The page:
[6] Ed continues their conversation by confiding in Beth insofar as to say that “his heart has been torn out” of him. The overpowering guilt that Ed feels from the crisis at hand is showing the audience how he is beginning to accept Charles’s death as the more likely result and that he as a father is the one to blame for it. This relates back to the idea that the families of the missing are in a horrible predicament in which they dither between death and hope. Costa-Gavras is fully aware of this perception as he describes our darkest of fears: “Death is a fascinating subject. Culturally, we’re not at all prepared that somehow we’ll manage to avoid it, so nothing prepares us for it. Yet it’s the most certain thing of all” (Yakir 2). Ed is only now beginning to face this fear, and it scares him so much that he must confront the generation gap with Beth and give her the comfort they both need. He does this by telling Beth that she is “one of the most courageous people” he has ever met. This is the first major compliment he gives his daughter-in-law and she is honored by the exchange.

[7] Just as soon as they begin to bond, the question returns, is Charles alive or not. Beth asks Ed if he “thinks he’s dead,” and he replies with a very hesitant “I don’t know.” Here, Ed is confronting all the negative evidence in his head and still holding onto hope. He is still marching toward that optimism, but as he thinks more and more about it, he continues “No, no. I don’t think . . . he’s dead.” It is as if he realizes that his “I don’t know” comment is too close to death, and he reconciles that by saying that Charles isn’t dead. But, really, this is the moment at which he is lost for words and knows most likely that his son is really dead. Beth reads his mind accurately by asking, “But that’s not really how you feel, is it?” Her question is the expression of anguish and the one sentence that shows that they have both been destroyed by Charles’s disappearance.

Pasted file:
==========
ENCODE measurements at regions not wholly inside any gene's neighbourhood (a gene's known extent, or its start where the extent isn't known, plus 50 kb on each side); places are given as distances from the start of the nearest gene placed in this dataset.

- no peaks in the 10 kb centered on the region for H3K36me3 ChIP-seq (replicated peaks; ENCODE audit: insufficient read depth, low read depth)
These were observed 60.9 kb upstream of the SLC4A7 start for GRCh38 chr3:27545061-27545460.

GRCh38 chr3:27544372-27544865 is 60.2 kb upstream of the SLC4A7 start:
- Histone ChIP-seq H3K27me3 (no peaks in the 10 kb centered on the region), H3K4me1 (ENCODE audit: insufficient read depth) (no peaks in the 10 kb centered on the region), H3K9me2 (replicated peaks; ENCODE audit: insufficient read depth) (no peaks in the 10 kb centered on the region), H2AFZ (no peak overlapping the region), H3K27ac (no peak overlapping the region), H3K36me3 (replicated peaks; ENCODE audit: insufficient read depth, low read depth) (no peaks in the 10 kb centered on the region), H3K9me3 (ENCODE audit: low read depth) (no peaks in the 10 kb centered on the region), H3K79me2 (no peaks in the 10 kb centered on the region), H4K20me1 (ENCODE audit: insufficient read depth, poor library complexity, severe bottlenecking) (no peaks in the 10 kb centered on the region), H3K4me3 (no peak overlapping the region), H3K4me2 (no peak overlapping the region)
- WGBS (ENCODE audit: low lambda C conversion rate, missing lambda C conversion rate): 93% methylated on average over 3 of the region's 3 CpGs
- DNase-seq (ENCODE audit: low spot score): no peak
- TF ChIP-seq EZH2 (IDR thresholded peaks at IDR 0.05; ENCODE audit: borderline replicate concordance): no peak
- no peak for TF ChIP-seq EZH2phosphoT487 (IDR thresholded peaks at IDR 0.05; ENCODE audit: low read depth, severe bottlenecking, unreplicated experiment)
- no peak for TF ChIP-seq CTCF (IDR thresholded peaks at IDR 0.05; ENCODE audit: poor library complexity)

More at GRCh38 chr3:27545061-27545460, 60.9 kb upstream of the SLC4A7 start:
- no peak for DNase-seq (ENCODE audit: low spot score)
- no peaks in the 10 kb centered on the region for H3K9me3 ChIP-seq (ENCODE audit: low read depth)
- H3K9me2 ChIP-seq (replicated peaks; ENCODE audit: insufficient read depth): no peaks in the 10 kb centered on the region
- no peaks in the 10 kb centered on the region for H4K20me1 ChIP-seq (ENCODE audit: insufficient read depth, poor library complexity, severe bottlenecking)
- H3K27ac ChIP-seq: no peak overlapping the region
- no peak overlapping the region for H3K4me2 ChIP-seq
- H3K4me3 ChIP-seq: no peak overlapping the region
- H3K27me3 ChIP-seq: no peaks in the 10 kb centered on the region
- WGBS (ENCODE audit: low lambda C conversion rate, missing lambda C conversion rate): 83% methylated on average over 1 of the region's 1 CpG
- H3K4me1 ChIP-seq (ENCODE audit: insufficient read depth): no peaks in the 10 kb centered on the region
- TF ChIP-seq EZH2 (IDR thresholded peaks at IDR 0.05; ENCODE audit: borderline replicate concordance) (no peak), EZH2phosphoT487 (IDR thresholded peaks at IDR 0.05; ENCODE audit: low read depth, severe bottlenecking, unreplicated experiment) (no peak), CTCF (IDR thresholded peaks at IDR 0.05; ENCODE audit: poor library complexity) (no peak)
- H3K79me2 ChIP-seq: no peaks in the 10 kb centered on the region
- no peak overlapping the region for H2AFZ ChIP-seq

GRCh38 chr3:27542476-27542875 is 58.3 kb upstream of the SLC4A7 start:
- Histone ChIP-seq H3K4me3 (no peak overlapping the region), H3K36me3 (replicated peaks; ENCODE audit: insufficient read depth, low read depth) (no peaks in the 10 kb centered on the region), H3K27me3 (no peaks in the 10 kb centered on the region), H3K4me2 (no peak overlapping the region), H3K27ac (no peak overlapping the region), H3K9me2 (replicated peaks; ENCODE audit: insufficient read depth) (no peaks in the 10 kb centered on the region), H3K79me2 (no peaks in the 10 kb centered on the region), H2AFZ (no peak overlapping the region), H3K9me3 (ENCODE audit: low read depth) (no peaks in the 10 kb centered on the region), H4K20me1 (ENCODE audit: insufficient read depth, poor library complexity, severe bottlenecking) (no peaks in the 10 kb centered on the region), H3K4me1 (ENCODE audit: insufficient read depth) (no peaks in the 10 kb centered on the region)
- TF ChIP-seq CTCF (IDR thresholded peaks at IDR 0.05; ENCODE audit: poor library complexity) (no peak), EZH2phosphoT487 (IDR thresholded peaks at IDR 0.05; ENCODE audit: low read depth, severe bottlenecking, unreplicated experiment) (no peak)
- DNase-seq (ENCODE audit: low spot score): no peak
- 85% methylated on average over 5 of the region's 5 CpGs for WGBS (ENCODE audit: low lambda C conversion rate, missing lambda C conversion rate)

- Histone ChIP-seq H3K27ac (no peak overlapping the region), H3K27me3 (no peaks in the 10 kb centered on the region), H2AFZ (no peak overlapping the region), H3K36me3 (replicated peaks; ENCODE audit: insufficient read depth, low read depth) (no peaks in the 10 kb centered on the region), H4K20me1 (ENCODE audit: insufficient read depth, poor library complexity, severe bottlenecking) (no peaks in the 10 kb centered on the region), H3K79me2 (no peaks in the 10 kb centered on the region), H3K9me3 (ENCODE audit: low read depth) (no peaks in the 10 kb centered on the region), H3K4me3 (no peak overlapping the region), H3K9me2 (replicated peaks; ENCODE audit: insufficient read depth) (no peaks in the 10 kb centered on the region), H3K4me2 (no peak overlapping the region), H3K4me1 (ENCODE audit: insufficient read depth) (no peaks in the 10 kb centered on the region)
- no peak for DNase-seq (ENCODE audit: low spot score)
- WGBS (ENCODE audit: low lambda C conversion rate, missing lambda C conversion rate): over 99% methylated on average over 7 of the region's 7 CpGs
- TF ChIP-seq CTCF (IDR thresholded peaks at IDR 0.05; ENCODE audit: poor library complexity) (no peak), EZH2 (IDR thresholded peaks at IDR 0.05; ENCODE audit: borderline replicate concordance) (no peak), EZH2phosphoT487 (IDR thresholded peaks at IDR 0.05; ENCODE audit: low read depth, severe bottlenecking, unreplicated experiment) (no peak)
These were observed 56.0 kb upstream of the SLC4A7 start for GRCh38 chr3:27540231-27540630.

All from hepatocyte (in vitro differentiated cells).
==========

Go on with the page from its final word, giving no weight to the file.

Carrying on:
[8] The scene pulls out of the depressing topic of Charles’s life when Ed ignores Beth’s question and launches into more hopeful comments about a conversation with his wife Elizabeth. At this point, they have both found that they agree that Charles is missing and probably will never be found, but they must continue to look for him because they have no other options. The flip-flopping nature of the emotions that befall the people related to a missing person has drawn these two very different people together. As Michael Wood, says, “The film exacerbates the differences between father and daughter-in-law, and implicitly between father and son, so that we can see suspicion and disagreement turn into understanding and affection in the course of the movie as Ed and Beth come to share various truths about the situation in Chile” (43). Having reconciled their differences, Ed realizes how much Beth loves his son and comes to accept her as an equal when he asks her, “You kids love each other very much don’t you?”

[9] The scene seems to prepare the viewer for the ending quarter of the movie since in the following scene Ed is given information that Charles is indeed dead. Thus, this scene is the culmination of the search and the resulting assessment by Beth and Ed that Charles is most likely dead. It prepares the viewer with the inclination that either a happy ending is right around the corner or a sad one that, at least, the two characters have prepared for and are ready to accept.